Republicans issued sharp words for Perdue. Senate leader Phil Berger, a leading Republican, said Perdue should follow her own rules, saying any failure to do that on such a prominent choice would be “one more example of the rank hypocrisy soiling her legacy.” He suggested the decision should be left to McCrory.

“Gov. Perdue has not earned, nor does she have, the state’s trust to make this type of decision,” Berger said.

The jockeying highlights the importance of the position on the politically divided high court, especially as a lawsuit challenging how Republicans drew legislative district boundaries winds through the state courts. The state Supreme Court is expected to ultimately decide the redistricting issue.

One of the court’s seats was up for election this year, and millions were spent to influence the outcome as voters re-elected Republican Paul Newby.

While the court is officially nonpartisan, the political parties have taken a strong interest in its makeup, which is now 4-3 in favor of Republicans.

Timmons-Goodson is a Democrat who was appointed to the court by former Gov. Mike Easley in early 2006. She then won election that November with 58 percent of the vote.

Her eight-year term was to run through 2014.

But Timmons-Goodson, 58, notified court colleagues and Perdue in the past week that she would be stepping down.

She wrote to Perdue on Nov. 21, describing her decision as a retirement that would be effective Dec. 17.

“(T)he time has come for me to depart,” she wrote.

Neither Timmons-Goodson nor Perdue’s office had publicly disclosed the decision until it was reported online Wednesday by The News & Observer.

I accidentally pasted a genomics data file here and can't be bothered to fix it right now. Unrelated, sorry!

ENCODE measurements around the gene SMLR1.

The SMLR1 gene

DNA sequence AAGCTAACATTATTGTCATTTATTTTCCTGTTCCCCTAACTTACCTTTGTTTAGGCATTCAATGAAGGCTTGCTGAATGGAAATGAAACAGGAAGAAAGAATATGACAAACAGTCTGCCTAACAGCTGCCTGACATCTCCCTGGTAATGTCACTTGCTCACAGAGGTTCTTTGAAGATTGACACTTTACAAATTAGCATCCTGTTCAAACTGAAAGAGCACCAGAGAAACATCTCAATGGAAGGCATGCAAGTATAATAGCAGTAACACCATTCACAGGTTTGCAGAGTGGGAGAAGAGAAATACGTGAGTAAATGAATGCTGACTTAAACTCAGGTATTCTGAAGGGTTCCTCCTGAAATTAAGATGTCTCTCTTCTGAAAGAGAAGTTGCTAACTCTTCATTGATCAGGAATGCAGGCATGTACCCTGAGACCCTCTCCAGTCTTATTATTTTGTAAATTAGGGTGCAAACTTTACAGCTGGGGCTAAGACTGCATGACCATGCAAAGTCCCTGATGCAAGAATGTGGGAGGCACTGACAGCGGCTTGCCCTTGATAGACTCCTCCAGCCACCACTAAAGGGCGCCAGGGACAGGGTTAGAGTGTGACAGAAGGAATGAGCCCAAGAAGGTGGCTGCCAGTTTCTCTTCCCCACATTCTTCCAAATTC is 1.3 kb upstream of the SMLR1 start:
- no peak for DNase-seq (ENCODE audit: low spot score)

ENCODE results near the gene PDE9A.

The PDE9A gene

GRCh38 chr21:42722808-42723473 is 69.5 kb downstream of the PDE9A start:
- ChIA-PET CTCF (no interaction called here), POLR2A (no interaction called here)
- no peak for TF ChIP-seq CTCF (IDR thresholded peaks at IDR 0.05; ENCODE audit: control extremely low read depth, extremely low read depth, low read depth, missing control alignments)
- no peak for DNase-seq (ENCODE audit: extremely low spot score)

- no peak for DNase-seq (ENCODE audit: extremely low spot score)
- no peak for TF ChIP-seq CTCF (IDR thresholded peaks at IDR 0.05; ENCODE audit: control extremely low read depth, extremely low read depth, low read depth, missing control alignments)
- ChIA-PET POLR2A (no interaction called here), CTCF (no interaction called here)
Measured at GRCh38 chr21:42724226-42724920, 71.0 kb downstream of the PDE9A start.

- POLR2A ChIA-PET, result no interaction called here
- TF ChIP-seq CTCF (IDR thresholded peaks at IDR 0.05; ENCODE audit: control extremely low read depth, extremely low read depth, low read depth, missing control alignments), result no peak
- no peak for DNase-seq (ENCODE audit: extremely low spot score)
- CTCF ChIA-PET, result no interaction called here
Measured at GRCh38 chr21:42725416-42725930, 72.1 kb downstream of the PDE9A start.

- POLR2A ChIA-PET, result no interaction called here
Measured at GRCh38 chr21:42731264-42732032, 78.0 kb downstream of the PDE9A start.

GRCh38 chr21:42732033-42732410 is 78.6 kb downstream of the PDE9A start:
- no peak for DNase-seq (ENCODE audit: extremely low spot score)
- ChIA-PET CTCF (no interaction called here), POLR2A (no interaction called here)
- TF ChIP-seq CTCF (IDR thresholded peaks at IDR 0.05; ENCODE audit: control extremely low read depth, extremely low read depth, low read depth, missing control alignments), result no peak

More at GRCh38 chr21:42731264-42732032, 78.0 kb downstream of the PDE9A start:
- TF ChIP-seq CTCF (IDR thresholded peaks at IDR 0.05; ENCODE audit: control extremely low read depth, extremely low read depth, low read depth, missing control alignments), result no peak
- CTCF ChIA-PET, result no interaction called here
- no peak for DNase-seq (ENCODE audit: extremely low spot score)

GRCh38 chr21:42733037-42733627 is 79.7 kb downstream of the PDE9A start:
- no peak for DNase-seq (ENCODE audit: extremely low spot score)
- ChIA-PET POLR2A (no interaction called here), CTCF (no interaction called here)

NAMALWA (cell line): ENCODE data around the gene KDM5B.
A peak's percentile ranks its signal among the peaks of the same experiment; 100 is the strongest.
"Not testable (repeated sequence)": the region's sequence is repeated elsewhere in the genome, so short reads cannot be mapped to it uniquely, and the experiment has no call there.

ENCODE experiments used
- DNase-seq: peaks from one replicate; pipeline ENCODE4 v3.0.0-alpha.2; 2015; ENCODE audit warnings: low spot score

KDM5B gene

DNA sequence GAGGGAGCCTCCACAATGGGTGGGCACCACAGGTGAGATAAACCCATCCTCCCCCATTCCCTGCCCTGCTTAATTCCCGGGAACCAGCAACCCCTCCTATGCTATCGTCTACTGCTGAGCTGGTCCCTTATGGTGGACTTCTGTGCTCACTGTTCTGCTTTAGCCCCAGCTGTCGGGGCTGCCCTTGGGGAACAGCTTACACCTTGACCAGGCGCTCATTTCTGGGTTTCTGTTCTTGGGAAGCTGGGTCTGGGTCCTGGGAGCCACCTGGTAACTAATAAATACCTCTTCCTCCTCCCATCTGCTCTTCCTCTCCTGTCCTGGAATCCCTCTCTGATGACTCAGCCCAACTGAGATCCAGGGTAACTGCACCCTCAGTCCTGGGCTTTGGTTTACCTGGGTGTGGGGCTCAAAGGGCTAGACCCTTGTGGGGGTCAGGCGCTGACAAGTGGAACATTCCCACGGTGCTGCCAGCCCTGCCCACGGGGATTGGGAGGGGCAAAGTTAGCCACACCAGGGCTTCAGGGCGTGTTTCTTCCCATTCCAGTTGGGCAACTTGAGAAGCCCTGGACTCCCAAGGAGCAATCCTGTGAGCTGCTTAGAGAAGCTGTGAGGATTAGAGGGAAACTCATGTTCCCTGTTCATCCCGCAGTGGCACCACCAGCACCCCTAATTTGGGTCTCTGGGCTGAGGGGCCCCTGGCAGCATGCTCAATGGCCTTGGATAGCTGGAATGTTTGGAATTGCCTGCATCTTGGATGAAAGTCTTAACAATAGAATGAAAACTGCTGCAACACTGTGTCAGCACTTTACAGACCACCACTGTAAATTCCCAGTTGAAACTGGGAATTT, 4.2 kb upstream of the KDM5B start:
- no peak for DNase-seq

Timmons-Goodson then issued a statement that said, “Understanding there is a time and season for all things, I have concluded that the time has come for me to leave the Court.”

She made no mention of future plans. She was unavailable for comment, according to the public relations firm that issued her statement.

Timmons-Goodson’s statement said she was thankful for her time on the court.

“Service on the Supreme Court is a privilege that has been granted to fewer than 100 citizens in the history of this state, and I thank the people of North Carolina for the honor of serving them as an Associate Justice,” she said.

Perdue, in a statement, said Timmons-Goodson “will be sorely missed but her legacy will live on.”

“I am proud to count her as a friend and, on behalf of all North Carolinians, I thank her for the invaluable contribution she has made to our great state.”

Timmons-Goodson joined the Supreme Court after serving as a state judge for more than two decades.

She was an elected District Court judge in Fayetteville from 1984 to 1997. In 1997, Gov. Jim Hunt appointed her to the state Court of Appeals. She retired from that position in 2005.

It was early in 2006 that Easley persuaded her to return to the bench as the first black female on the Supreme Court and its fifth woman.

By then, Timmons-Goodson had other “firsts” after her name: She was the first black woman to serve as a judge in Cumberland County; she was the first black woman elected to any state appellate court; and in 2002, she served on the first three-judge panel of the N.C. Court of Appeals to be made up of all black women.

“She is a trailblazer,” Easley said when appointing her to the Supreme Court. “She is a teacher and a role model.”

Timmons-Goodson said at the time she thought her service to the state had been completed.

But, she said then, “Governor Easley offered what my family and I viewed as the opportunity of a lifetime. My husband, sons and I could not decline.”

She is married to a Fayetteville orthodontist.

Timmons-Goodson issued several dissents over the years to opinions by the court majority.

Among them were disagreements with rulings that said the state’s Medical Board cannot prevent doctors from participating in executions, that restored some gun rights for felons, and one in 2010 that said dozens of inmates sentenced to life in prison in the 1970s could not be freed.

Her name has surfaced in Washington political circles as a possible choice by President Barack Obama to a federal judgeship. There is currently one federal judicial vacancy in the Eastern District of North Carolina, a post that has been unfilled since early 2006.

News researcher David Raynor, and staff writers Craig Jarvis and Anne Blythe contributed to this report.

Curliss: 919-829-4840